Some common adjectives do not follow the general rule for forming the comparative and superlative. POSITIVECOMPARATIVESUPERLATIVE GoodBetterBest BadWorseWorst LittleLittler, lessLittlest, least Many, some, muchMoremost
Which is the appropriate form of the verb? Jennette is taller/tallest than Amanda. Jennette is the taller/tallest of all the tutors. That computer works the slowest/most slow of all eighty computers in here. Taming of the Shrew is better/best than Hamlet. Social studies was my least favorite/favoriter class in middle school.
Not all languages use articles. Most native speakers are able to distinguish when to use a, an, and the based on intuition. A, an, and the will always come before the noun.
A and an are used when referring to a nonspecific singular count noun. A count noun is a noun that can be counted and made plural. Examples of count nouns: cup/s, ear/s, box/es, girl/s, textbook/s, computer/s Examples of noncount nouns: anger, psychology, air Use a with nouns that begin with a consonant sound. I will present a workshop every day. Use an with nouns that begin with vowels (a, e, i, o, u). I really need an assistant.
The is used when referring to specific singular count nouns. A noun is specific when it has already been referred to previously or when it means only one definite example of something. Ex. A computer in the lab is not working. We want to get rid of the nonfunctional piece of junk. The computer has already been referred to in the previous sentence. Ex. Leslie turned the paper in on time. Leslie turned in a specific paper, not just any paper. Also use the when referring to a specific something of which only one exists. The sun is bright today. Do not use the when referring to all examples of something. Ex. I hate cats. (NOT I hate the cats.)
Choose the correct article. I bought a/an ankle bracelet from the mall. I haven’t had a secretary in months. I need to find a/the good one. Sometimes, I have cravings for a/an/the hot apple pie. After Georgia threw a spitball at Penelope, I said, “Pick up all a/the trash off the floor!” On their 3 rd anniversary, Jenny knew he was the/a/an one.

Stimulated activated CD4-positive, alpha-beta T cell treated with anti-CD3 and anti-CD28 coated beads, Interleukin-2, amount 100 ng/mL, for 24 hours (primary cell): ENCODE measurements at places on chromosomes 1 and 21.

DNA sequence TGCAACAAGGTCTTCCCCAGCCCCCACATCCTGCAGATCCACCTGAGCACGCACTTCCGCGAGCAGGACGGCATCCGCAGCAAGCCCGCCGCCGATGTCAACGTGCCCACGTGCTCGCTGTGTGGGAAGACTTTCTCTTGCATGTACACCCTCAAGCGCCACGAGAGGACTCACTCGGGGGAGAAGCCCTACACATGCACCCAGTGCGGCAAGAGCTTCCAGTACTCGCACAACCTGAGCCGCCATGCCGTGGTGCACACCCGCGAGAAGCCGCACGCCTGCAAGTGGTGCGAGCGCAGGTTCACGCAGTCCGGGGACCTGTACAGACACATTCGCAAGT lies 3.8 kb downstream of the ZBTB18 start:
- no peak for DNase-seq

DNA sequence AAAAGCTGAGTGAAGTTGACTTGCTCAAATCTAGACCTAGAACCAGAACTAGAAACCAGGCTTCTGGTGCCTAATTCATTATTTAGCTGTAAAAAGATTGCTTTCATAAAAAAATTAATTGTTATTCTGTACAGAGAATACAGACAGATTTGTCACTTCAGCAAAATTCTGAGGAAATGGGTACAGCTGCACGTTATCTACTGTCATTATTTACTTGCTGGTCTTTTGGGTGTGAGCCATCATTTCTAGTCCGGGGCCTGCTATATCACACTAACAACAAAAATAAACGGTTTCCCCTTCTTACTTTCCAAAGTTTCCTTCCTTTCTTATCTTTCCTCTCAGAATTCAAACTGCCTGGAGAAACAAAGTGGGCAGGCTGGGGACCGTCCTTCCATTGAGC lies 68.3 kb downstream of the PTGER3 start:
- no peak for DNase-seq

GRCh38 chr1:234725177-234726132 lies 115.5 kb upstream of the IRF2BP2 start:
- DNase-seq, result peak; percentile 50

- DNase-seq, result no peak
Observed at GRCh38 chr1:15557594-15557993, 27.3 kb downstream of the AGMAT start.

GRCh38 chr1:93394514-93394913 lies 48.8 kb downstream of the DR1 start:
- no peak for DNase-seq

Separate 2 or more coordinate adjectives with a comma or the word and. Coordinate adjectives are adjectives that modify a word equally. Tip: You can switch the order of the adjectives without changing the meaning. Tip: The word and can separate the two adjectives without changing the meaning Ex. I dreaded the long, boring journey. I dreaded the boring, long journey. I dreaded the long and boring journey.
When one of the adjectives is more closely related to the noun than the other, do not use a comma. In this case, you cannot switch the order of the adjectives or separate the two with and without changing the meaning. Ex. I slept heavily because I have two full-time jobs. I slept heavily because I have two and full-time jobs. I slept heavily because I have full-time two jobs. Do NOT use a comma.
Correctly punctuate the sentences. Some may need no punctuation. The model was tall and skinny. Her agent was demanding short and rude. I took the long toll road home. Tired and bored, I almost fell asleep behind the wheel. Luckily, a dashing young truck driver honked his horn for me to wake up.
Placement before the noun after the linking verb Adjectives vs. adverbs Adjectives modify nouns or pronouns. Adverbs modify verbs and generally end in –ly. Adjectives as nouns Descriptive adjectives may sometimes serve as nouns.
Comparative/Superlative Comparative-Use more or –er Superlative-Use most or -est Articles Use a with nonspecific nouns that begin in consonant sounds. Use an with nonspecific nouns beginning in vowel sounds. Use the with specific nouns. Punctuation Separate coordinate adjectives with and or commas
So, basically your daughter is a sweet, loving angel who you care deeply about. Finally! I’ve found someone who actually listens.